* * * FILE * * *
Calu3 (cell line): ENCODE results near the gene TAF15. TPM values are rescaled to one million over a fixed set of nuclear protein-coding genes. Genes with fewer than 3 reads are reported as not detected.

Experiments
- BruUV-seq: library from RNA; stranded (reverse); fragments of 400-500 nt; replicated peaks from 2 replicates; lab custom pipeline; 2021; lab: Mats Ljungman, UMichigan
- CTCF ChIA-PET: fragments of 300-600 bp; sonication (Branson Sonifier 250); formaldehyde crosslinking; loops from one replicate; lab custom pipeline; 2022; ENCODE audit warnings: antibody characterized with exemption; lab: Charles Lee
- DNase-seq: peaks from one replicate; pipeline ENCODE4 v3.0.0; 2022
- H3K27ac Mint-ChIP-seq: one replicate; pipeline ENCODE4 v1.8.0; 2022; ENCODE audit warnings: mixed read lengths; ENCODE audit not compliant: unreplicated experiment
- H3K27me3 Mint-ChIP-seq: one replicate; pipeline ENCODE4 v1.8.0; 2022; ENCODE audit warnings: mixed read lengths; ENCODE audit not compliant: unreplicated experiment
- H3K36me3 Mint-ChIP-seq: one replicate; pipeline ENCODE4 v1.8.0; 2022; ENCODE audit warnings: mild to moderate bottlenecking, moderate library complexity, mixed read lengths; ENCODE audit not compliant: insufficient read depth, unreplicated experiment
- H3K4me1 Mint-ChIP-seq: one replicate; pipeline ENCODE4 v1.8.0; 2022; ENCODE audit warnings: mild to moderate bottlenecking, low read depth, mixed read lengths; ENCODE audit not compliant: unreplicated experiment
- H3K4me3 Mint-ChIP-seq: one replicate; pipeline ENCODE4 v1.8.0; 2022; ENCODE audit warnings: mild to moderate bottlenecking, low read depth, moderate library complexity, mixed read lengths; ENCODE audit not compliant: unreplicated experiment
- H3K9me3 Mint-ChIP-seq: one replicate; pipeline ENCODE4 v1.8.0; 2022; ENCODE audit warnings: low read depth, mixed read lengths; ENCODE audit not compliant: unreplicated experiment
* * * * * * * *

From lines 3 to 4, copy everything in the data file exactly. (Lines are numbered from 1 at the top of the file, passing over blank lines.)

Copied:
- BruUV-seq: library from RNA; stranded (reverse); fragments of 400-500 nt; replicated peaks from 2 replicates; lab custom pipeline; 2021; lab: Mats Ljungman, UMichigan
- CTCF ChIA-PET: fragments of 300-600 bp; sonication (Branson Sonifier 250); formaldehyde crosslinking; loops from one replicate; lab custom pipeline; 2022; ENCODE audit warnings: antibody characterized with exemption; lab: Charles Lee